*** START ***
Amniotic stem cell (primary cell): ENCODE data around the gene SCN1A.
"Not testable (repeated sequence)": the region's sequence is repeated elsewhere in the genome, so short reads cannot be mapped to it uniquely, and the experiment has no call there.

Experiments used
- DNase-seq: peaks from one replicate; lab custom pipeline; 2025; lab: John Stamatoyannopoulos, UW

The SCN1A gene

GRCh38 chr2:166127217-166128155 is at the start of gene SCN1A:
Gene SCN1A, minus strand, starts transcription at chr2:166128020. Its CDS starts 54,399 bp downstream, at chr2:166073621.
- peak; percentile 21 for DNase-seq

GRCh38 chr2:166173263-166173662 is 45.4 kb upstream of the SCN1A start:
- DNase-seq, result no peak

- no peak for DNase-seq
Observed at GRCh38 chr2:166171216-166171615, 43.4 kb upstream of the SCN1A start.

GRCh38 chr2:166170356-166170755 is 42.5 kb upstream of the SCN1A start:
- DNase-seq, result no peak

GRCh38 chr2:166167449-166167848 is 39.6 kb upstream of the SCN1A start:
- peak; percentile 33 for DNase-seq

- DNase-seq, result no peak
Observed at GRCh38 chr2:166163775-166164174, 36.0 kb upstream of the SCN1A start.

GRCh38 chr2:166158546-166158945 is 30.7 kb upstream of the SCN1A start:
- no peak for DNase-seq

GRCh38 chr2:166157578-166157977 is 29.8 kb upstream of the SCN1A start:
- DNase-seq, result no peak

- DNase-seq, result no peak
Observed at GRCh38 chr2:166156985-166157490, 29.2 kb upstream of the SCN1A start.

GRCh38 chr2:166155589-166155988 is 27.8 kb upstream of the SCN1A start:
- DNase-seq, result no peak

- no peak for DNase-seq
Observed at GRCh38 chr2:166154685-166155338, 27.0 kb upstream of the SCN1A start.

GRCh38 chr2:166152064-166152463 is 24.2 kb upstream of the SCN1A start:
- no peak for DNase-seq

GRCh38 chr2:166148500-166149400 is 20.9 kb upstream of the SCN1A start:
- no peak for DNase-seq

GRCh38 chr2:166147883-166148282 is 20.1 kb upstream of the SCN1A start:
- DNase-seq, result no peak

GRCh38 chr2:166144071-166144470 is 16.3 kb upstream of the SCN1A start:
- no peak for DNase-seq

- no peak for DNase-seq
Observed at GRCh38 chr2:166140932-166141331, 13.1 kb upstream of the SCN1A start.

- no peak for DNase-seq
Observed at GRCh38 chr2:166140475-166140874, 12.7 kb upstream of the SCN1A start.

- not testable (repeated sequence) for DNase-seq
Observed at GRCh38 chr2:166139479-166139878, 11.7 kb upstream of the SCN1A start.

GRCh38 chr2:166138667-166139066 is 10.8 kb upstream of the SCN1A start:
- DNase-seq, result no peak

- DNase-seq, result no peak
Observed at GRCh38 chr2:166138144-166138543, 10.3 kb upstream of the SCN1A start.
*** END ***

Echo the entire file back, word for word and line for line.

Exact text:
Amniotic stem cell (primary cell): ENCODE data around the gene SCN1A.
"Not testable (repeated sequence)": the region's sequence is repeated elsewhere in the genome, so short reads cannot be mapped to it uniquely, and the experiment has no call there.

Experiments used
- DNase-seq: peaks from one replicate; lab custom pipeline; 2025; lab: John Stamatoyannopoulos, UW

The SCN1A gene

GRCh38 chr2:166127217-166128155 is at the start of gene SCN1A:
Gene SCN1A, minus strand, starts transcription at chr2:166128020. Its CDS starts 54,399 bp downstream, at chr2:166073621.
- peak; percentile 21 for DNase-seq

GRCh38 chr2:166173263-166173662 is 45.4 kb upstream of the SCN1A start:
- DNase-seq, result no peak

- no peak for DNase-seq
Observed at GRCh38 chr2:166171216-166171615, 43.4 kb upstream of the SCN1A start.

GRCh38 chr2:166170356-166170755 is 42.5 kb upstream of the SCN1A start:
- DNase-seq, result no peak

GRCh38 chr2:166167449-166167848 is 39.6 kb upstream of the SCN1A start:
- peak; percentile 33 for DNase-seq

- DNase-seq, result no peak
Observed at GRCh38 chr2:166163775-166164174, 36.0 kb upstream of the SCN1A start.

GRCh38 chr2:166158546-166158945 is 30.7 kb upstream of the SCN1A start:
- no peak for DNase-seq

GRCh38 chr2:166157578-166157977 is 29.8 kb upstream of the SCN1A start:
- DNase-seq, result no peak

- DNase-seq, result no peak
Observed at GRCh38 chr2:166156985-166157490, 29.2 kb upstream of the SCN1A start.

GRCh38 chr2:166155589-166155988 is 27.8 kb upstream of the SCN1A start:
- DNase-seq, result no peak

- no peak for DNase-seq
Observed at GRCh38 chr2:166154685-166155338, 27.0 kb upstream of the SCN1A start.

GRCh38 chr2:166152064-166152463 is 24.2 kb upstream of the SCN1A start:
- no peak for DNase-seq

GRCh38 chr2:166148500-166149400 is 20.9 kb upstream of the SCN1A start:
- no peak for DNase-seq

GRCh38 chr2:166147883-166148282 is 20.1 kb upstream of the SCN1A start:
- DNase-seq, result no peak

GRCh38 chr2:166144071-166144470 is 16.3 kb upstream of the SCN1A start:
- no peak for DNase-seq

- no peak for DNase-seq
Observed at GRCh38 chr2:166140932-166141331, 13.1 kb upstream of the SCN1A start.

- no peak for DNase-seq
Observed at GRCh38 chr2:166140475-166140874, 12.7 kb upstream of the SCN1A start.

- not testable (repeated sequence) for DNase-seq
Observed at GRCh38 chr2:166139479-166139878, 11.7 kb upstream of the SCN1A start.

GRCh38 chr2:166138667-166139066 is 10.8 kb upstream of the SCN1A start:
- DNase-seq, result no peak

- DNase-seq, result no peak
Observed at GRCh38 chr2:166138144-166138543, 10.3 kb upstream of the SCN1A start.